Leaders Learning

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Training, Education, and Development Activities


Leadership Training 


Training involves those activities designed to improve performance of the individual in the role presently occupied or that are concretely focused at helping the individual being trained to translate some newly learned skill, or information, to a real and immediate situation. Examples of training include programs for the preparation of residence hall student staff, student government, student judicial board members, community service volunteers, and employment.


Leadership Education


Education program elements are designed to enhance participants’ knowledge and understanding of specific leadership theories, concepts, and models. Education occurs as students gain information in their present roles that serves ultimately to provide generalized theories, principles, and approaches to prepare them for future leadership responsibilities. The student leadership program should explore the processes by which decisions affecting students, faculty, and staff are made. Examples of education include a course on leadership and politics and a seminar on the evolution of leadership theories.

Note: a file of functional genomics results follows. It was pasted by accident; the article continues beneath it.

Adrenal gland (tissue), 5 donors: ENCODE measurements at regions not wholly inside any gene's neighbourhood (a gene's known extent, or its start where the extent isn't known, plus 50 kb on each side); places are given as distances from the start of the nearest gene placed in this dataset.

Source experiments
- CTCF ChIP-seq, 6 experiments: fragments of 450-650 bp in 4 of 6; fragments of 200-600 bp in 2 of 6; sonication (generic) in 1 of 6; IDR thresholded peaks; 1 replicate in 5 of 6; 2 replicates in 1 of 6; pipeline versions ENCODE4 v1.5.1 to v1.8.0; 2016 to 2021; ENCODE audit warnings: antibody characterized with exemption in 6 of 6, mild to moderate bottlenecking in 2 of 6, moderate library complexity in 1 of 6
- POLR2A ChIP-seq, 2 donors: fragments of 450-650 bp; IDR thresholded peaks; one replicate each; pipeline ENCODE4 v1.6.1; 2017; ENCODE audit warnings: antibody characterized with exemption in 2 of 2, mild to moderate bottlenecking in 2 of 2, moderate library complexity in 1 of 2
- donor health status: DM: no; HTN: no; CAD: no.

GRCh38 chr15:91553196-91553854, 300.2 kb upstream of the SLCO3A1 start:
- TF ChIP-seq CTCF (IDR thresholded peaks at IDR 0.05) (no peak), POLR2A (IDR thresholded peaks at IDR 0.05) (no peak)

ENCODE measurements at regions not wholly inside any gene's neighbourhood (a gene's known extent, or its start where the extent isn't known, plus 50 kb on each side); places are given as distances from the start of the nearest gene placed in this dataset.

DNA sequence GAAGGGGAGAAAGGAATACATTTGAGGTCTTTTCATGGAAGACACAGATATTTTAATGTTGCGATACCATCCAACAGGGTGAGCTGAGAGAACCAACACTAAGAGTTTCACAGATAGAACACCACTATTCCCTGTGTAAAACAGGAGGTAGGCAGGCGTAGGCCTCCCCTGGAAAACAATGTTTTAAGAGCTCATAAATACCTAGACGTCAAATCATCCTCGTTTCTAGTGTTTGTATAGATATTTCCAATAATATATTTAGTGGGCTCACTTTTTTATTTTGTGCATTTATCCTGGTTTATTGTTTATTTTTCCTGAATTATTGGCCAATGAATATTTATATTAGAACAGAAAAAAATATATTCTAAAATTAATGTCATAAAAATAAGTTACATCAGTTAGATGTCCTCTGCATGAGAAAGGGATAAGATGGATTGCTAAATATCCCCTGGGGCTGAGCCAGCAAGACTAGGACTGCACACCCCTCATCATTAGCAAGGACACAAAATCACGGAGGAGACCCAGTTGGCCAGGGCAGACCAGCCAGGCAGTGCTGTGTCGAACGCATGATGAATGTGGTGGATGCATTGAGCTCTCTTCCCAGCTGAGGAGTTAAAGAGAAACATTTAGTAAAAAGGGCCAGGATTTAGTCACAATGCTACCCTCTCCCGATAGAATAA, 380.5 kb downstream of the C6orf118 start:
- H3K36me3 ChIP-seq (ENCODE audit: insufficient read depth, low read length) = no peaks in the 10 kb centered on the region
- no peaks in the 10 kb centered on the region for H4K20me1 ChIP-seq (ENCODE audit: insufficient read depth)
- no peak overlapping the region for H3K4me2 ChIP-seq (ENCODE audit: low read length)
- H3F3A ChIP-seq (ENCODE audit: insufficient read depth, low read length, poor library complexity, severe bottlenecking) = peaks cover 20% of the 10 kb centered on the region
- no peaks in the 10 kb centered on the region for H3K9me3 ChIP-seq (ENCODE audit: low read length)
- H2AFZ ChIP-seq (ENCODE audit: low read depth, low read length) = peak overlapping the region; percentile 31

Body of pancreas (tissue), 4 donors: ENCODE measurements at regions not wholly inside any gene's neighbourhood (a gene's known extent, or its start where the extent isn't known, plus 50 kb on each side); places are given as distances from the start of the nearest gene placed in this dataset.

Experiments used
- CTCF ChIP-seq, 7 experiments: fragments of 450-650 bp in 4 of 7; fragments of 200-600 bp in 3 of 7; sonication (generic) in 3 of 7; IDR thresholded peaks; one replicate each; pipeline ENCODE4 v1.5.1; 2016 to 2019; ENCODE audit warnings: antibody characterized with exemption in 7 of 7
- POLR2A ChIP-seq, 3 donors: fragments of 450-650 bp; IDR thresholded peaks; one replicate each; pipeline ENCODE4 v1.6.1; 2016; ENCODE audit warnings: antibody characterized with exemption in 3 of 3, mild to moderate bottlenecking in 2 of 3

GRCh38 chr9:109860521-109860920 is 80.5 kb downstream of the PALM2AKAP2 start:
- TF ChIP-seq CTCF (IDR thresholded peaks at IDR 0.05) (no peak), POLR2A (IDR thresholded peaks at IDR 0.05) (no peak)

Development Activities


Development requires an environment which empowers students to mature and develop toward greater levels of leadership complexity, integration, and proficiency over a period of time. Developmental activities promote positive behavioral, cognitive, and affective outcomes. Examples of developmental activities include peer mentoring and peer leadership consultant programs.


Multiple delivery methods and contexts


A comprehensive leadership program must involve a diverse range of faculty, students, and staff members in the delivery of programs and must recognize the diverse contexts of leadership.   Regular assessment of the developmental levels and needs of participants must be conducted to implement multiple delivery strategies and contexts.


Examples of delivery methods include internships, panel discussions, movies, lectures, mentor programs, adventure training, and participation in local, regional, and national associations.  Examples of contexts for leadership include diverse academic and career fields, campus organizations and committees, employment setting, community involvement, family settings, international settings, and social and religious organizations in both formal and informal positions.


CAS Professional Standards for Higher Education, 2003